(1947– ) Iranian human rights activist
Shirin Ebadi is a democracy and human rights activist and a lawyer. She was born in northwestern Iran to a Shi’i Muslim family in 1947 and studied law at Tehran University. In 1975 she became the first woman judge in Iran and was appointed president of the Tehran City Court. Following the Islamic revolution in 1979, all female judges, including Ebadi, were removed from the bench and given clerical duties.
Ebadi quit in protest and wrote books and articles on human rights, particularly on the rights of children and women, for Iranian journals. After many years of struggle, in 1992, Ebadi won her lawyer’s license and opened her own practice. She is known for taking cases at the national level, defending liberal and dissident figures. In 2000 she was arrested and imprisoned for “disturbing public opinion” and was given a suspended jail sentence and barred from practicing law (the restriction was later removed). She campaigns for strengthening the legal rights of women and children, advocating a progressive version of Islam.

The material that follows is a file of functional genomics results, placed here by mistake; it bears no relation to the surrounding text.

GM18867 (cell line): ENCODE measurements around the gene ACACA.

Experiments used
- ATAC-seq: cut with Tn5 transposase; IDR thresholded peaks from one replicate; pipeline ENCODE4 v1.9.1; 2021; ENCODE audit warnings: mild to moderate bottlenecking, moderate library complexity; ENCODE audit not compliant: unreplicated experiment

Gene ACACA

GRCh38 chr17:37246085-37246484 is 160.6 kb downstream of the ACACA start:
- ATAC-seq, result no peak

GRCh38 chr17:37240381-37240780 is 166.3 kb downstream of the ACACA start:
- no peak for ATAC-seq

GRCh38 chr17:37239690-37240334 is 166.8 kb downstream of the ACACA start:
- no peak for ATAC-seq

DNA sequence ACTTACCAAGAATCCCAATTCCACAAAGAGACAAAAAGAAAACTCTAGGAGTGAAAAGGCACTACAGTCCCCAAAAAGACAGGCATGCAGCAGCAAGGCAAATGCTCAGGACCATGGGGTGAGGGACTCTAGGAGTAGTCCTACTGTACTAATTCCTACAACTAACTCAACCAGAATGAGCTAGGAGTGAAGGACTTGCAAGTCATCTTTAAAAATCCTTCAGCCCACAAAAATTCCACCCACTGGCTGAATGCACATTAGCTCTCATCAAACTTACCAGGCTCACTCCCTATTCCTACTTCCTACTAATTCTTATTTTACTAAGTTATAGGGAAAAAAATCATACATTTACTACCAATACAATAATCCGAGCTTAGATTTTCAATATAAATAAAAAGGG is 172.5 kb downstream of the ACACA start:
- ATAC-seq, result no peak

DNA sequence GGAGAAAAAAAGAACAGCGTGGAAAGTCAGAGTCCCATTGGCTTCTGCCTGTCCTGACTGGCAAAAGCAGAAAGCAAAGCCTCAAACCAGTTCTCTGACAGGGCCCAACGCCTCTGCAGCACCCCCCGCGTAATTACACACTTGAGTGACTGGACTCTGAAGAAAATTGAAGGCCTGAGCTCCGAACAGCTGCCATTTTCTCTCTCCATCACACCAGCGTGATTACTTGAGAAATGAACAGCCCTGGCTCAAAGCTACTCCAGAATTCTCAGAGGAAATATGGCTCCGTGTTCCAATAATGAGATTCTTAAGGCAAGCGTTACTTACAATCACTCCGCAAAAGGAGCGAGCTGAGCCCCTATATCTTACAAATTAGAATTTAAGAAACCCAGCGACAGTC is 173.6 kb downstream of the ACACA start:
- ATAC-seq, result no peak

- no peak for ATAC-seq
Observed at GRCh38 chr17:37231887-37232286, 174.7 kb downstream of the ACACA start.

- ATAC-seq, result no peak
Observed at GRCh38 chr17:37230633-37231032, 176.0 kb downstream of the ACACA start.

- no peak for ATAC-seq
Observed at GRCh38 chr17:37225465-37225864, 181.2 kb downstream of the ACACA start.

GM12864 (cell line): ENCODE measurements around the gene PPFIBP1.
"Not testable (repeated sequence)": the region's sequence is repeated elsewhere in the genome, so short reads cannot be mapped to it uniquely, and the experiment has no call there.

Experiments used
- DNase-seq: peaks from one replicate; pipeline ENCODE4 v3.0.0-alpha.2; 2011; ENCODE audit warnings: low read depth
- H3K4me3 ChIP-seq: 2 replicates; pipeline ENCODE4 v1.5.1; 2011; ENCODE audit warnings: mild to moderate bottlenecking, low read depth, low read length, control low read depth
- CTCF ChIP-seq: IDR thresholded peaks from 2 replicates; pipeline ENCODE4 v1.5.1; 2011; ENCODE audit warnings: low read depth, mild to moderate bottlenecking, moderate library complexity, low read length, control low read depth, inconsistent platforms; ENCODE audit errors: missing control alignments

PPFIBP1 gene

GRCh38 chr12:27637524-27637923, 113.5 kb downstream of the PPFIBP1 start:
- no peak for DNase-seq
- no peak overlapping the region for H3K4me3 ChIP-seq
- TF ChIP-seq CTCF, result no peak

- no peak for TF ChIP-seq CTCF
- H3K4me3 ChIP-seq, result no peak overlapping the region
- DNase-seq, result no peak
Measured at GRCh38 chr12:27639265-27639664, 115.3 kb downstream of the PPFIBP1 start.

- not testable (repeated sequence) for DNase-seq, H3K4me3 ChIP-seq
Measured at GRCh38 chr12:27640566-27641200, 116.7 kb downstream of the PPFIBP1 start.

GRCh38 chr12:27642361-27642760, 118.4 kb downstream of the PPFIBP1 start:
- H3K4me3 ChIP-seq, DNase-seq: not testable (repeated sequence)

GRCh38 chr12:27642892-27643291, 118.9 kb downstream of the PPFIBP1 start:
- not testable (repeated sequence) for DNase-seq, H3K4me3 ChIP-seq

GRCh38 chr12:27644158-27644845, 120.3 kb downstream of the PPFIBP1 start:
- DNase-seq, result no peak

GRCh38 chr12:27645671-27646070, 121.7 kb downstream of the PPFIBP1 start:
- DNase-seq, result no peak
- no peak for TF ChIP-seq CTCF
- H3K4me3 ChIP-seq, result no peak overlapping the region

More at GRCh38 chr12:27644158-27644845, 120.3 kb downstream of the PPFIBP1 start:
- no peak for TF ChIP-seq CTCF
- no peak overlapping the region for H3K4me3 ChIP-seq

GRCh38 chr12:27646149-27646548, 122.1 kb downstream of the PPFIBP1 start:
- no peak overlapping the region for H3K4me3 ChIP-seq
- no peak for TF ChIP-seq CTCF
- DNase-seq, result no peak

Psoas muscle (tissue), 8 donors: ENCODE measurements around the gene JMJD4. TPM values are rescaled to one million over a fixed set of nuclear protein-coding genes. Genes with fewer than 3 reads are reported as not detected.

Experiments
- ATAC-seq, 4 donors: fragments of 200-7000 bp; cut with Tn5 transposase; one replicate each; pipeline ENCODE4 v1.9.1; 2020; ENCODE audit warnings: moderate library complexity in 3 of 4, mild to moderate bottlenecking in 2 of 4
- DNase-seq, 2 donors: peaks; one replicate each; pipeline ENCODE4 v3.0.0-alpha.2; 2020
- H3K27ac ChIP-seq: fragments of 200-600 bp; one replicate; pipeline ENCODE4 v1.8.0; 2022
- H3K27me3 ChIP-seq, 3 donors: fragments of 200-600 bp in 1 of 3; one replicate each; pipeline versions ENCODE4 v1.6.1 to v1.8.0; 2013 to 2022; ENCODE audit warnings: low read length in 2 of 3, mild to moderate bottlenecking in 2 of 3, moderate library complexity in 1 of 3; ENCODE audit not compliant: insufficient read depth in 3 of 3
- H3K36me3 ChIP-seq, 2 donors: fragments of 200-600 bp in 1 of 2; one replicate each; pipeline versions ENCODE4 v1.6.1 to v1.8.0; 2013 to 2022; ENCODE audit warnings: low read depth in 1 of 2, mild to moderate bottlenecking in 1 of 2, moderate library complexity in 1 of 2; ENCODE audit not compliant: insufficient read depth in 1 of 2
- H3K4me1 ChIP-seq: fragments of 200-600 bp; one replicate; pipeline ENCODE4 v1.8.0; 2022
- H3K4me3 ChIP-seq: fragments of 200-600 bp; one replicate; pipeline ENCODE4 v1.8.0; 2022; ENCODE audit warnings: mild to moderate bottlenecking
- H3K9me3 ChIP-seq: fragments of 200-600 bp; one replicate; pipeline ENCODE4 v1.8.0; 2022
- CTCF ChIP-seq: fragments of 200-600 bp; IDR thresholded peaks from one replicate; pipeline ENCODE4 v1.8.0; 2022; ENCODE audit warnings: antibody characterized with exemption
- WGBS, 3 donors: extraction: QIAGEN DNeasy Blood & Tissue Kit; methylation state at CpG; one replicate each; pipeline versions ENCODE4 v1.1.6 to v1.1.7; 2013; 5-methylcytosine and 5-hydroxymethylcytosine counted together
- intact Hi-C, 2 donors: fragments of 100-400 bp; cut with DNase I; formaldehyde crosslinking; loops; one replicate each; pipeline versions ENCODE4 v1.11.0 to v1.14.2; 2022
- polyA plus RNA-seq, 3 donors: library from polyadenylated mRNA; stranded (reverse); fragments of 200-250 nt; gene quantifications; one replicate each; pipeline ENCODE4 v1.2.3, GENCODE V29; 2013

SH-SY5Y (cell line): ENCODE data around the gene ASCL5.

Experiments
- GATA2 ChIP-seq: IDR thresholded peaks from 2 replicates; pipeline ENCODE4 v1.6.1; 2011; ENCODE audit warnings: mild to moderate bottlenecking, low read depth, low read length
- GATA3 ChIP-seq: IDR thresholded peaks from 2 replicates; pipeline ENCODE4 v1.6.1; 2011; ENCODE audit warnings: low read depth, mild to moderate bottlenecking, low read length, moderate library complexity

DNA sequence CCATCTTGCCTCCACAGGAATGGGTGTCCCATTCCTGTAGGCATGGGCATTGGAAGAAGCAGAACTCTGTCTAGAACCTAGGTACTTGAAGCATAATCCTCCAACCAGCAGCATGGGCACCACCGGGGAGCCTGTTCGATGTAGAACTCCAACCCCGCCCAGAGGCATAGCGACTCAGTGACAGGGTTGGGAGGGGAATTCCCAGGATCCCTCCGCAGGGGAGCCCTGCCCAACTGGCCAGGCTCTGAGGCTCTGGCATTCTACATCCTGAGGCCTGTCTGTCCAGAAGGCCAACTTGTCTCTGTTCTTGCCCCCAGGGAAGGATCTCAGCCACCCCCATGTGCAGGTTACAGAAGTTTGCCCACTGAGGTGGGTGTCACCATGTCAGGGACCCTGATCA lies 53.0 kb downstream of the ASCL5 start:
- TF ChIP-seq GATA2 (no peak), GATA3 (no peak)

Her legal defense in controversial cases, pro-reform stance, and outspoken opinions have caused the conservative clerics in Iran to oppose her openly. In 2003 Ebadi was the first Muslim woman and Iranian recipient of the Nobel Peace Prize for her efforts to promote democracy and human rights both domestically and abroad. She teaches law at Tehran University, writes books and articles, and runs her own private legal practice. Her books include The Rights of the Child (1993), Tradition and Modernity (1995), The Rights of Women (2002), and Iran Awakening: A Memoir of Revolution
and Hope (2006).
See also Iran, contemporary; Iranian revolution.